Continue reading “Reflections: Cléo from 5 to 7 (1962)”

A Romantic Girl: Band of Outsiders (1964)

Arthur Odile

“For latecomers arriving now, we offer a few words chosen at random: Three weeks earlier. A pile of money. An English class. A house by the river. A romantic girl.”

By the start of Jean-Luc Godard’s 1964 film Bande à part, or Band of Outsiders, the aforementioned girl, Odile (Anna Karina), has already made the mistake of telling Franz (Sami Frey), a classmate from her English lessons, about a large stash of money hidden in the house she shares with her aunt (Louisa Colpeyn) and a Mr. Stoltz. Franz subsequently passed this information on to his friend Arthur (Claude Brasseur), a would-be criminal who’s determined to get his hands on the cash. To him, the naive Odile is a perfect pawn.

Continue reading “A Romantic Girl: Band of Outsiders (1964)”

The Adventures of Antoine Doinel: Stolen Kisses (1968)

Unlike Antoine and Colette, which came about when François Truffaut was asked to contribute an episode to an anthology film, the next movie in the Antoine Doinel series had no external impetus. “I usually start with more solid material,” the director said on a 1970 episode of Cinéastes de notre temps. “I like having two or three reasons to make a film, a coming together of a book I want to adapt or an atmosphere I want to show with an actor that I want to film, and perhaps a third reason. Here, I admit, I just wanted to work with Jean-Pierre Léaud again. I more or less set a specific date by which I wanted to make a film with Léaud, with my friends Claude de Givray and Bernard Revon. I’d worked with Claude before. I’d known him for many years. We sat down and said, ‘What are we going to do with Léaud?'”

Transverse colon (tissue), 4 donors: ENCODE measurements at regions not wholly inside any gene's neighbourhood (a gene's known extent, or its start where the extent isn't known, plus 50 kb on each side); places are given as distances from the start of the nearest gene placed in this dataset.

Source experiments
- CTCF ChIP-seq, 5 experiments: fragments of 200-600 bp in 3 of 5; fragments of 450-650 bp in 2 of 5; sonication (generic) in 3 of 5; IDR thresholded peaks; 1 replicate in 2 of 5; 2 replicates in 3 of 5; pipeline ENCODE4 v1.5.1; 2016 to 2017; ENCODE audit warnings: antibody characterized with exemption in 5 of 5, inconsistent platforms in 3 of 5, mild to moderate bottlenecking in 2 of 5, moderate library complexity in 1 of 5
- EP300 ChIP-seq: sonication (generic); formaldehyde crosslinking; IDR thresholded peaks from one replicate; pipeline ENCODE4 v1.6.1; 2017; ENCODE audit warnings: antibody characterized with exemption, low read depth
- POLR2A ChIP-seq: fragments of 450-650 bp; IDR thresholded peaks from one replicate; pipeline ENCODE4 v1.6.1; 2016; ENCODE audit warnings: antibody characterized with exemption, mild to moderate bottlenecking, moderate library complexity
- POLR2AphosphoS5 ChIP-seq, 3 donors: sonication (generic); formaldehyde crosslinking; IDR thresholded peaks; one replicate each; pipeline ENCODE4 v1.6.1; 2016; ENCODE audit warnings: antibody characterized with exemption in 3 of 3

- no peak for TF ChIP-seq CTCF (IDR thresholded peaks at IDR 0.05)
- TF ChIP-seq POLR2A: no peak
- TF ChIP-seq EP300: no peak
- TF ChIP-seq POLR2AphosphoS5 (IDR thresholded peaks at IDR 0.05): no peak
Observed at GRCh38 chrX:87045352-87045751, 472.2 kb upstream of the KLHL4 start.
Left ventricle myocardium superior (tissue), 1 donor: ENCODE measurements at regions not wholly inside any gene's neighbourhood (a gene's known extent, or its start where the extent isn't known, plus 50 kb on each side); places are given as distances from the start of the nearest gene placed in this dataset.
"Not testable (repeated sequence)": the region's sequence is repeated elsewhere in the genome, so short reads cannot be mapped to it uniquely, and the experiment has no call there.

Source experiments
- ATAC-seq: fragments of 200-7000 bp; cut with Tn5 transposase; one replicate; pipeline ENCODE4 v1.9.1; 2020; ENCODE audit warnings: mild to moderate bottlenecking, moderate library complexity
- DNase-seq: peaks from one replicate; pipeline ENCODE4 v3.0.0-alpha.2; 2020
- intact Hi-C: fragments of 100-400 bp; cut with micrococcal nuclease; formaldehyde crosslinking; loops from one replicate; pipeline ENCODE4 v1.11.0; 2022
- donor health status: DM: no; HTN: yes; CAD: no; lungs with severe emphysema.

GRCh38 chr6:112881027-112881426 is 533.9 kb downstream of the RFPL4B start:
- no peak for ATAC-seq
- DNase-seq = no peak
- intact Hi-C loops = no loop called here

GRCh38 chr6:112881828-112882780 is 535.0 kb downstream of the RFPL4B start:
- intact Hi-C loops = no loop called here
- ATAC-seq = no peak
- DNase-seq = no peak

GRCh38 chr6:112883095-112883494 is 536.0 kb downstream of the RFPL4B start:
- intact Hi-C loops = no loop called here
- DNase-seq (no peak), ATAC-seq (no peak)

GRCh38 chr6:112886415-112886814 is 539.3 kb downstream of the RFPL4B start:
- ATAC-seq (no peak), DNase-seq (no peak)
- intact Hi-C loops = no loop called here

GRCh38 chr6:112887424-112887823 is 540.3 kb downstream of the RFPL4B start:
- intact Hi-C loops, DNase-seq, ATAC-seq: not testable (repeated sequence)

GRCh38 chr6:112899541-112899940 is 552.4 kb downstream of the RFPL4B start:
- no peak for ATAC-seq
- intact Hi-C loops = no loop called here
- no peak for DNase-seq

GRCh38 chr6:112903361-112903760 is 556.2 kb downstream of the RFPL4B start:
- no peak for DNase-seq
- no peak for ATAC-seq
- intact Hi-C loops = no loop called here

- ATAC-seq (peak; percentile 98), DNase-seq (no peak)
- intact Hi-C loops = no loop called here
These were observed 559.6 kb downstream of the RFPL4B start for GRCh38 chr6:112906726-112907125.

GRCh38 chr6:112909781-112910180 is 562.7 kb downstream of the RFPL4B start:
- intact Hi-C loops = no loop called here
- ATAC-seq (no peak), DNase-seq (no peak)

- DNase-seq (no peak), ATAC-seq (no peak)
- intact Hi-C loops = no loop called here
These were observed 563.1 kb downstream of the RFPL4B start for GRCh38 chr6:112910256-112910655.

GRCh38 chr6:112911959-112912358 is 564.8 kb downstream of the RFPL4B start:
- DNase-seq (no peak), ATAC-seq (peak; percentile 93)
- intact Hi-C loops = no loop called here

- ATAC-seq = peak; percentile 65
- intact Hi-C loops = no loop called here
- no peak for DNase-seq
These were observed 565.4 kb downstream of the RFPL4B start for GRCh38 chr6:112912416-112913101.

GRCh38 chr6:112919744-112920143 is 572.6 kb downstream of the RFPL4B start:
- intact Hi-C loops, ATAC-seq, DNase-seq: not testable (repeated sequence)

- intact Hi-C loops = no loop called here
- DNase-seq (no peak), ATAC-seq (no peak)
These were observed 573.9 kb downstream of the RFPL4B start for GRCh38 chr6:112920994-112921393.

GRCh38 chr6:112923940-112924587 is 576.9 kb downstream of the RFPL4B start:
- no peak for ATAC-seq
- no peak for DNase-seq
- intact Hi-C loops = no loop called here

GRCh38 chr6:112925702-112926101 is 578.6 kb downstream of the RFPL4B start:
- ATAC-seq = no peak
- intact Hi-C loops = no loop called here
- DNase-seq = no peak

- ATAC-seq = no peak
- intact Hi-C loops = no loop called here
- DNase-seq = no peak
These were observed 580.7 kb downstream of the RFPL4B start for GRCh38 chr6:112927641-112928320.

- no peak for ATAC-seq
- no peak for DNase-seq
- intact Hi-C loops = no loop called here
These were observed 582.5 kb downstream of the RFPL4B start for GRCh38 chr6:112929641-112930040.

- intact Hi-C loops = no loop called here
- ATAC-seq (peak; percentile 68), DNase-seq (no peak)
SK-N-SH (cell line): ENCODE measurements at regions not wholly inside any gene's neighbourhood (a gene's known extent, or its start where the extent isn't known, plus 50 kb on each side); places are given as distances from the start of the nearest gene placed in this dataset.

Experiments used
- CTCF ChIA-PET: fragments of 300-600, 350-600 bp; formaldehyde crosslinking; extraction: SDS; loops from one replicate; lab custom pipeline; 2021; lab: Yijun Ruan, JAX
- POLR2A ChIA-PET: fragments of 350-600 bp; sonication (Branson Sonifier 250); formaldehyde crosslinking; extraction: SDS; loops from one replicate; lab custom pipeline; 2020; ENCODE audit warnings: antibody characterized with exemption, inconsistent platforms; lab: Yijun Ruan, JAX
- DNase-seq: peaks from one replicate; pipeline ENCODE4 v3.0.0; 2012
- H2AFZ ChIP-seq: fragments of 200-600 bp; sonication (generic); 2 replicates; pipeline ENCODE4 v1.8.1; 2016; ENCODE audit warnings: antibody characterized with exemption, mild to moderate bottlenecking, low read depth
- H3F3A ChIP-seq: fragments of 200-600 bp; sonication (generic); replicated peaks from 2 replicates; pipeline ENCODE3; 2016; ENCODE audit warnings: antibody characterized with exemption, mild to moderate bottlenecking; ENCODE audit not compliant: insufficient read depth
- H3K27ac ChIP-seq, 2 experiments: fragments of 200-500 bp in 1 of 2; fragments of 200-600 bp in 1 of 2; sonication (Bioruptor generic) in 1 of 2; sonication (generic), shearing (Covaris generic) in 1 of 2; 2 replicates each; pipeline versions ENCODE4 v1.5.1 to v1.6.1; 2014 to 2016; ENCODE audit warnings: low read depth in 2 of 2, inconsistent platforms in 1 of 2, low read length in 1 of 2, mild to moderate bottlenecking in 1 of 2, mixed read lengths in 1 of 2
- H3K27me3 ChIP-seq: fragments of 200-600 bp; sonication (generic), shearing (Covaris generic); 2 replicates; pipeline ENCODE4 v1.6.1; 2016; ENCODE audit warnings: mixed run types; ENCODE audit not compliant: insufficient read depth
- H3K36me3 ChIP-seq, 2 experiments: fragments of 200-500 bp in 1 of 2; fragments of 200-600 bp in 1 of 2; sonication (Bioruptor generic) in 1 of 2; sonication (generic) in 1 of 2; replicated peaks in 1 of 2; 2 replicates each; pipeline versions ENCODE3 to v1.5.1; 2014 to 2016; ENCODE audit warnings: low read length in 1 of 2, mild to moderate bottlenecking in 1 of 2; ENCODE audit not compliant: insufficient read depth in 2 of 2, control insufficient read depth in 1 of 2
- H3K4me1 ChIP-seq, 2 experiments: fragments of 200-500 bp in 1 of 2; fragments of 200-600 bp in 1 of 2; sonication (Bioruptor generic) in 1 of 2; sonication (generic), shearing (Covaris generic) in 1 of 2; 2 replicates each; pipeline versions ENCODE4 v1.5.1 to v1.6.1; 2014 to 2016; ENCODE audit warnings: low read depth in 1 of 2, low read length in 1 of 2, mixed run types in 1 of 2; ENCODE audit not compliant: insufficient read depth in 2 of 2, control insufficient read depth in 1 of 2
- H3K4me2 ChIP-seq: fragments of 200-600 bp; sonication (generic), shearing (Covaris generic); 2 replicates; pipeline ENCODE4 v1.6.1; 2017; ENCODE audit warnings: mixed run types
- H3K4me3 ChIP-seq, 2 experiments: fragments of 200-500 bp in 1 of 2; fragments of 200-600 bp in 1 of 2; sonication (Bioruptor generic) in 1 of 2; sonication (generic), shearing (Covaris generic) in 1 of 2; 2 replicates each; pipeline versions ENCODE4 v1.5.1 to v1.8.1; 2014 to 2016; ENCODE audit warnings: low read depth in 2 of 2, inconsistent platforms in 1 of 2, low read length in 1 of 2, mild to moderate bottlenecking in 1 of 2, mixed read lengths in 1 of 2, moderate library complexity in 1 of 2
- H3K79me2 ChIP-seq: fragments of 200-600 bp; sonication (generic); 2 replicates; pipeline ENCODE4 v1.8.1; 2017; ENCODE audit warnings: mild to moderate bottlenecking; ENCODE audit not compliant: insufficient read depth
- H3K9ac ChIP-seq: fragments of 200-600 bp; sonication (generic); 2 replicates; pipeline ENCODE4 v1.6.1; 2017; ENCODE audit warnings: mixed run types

Continue reading “The Adventures of Antoine Doinel: Stolen Kisses (1968)”

Dans la rue

One of the many things I enjoy about French New Wave movies is seeing people look directly at the camera. I’m not talking about the final shots of The 400 Blows and Breathless; I mean ordinary people who are walking down the street, going about their daily lives, and suddenly notice that someone is shooting a film. Street scenes were a vital part of the nouvelle vague style. Jean Douchet devotes an entire chapter of his book French New Wave to them, in which he explains that they were both a means of saving money and an act of rebellion against the studio system. He then talks about the effect on extras:

Extras dominated film sets throughout the world. As a trade union they took advantage of the corporatism of the other film unions to obtain jobs. Extras were everywhere and no one was spared their presence. What was most typical of the extras of the time (they could still be seen in films by Mizoguchi and even in Bresson’s Pickpocket of 1959), was their total and well-known lack of naturalness. Motionless, they posed, ‘expressed’ themselves, and had no other ambition than to be seen. They got in the way of the modern filmmaker and interfered with the audience’s involvement in the film. By shooting on location, which overturned the rules of the studio, they were thrust outside the camera’s field of view. And as in the films of Lumière and Griffith, the great silent films or the first talkies (1930-1933), Renoir (Boudu or La Chienne), Vigo, Barnet, the impression of life once again swept across the screen. When people were needed for a scene (a café, newsstand, bus stop), friends were used, or friends of friends, or even passersby who were willing to give an hour or two of their time. It not only lent an air of truth to the film, it was fun as well.

Continue reading “Dans la rue”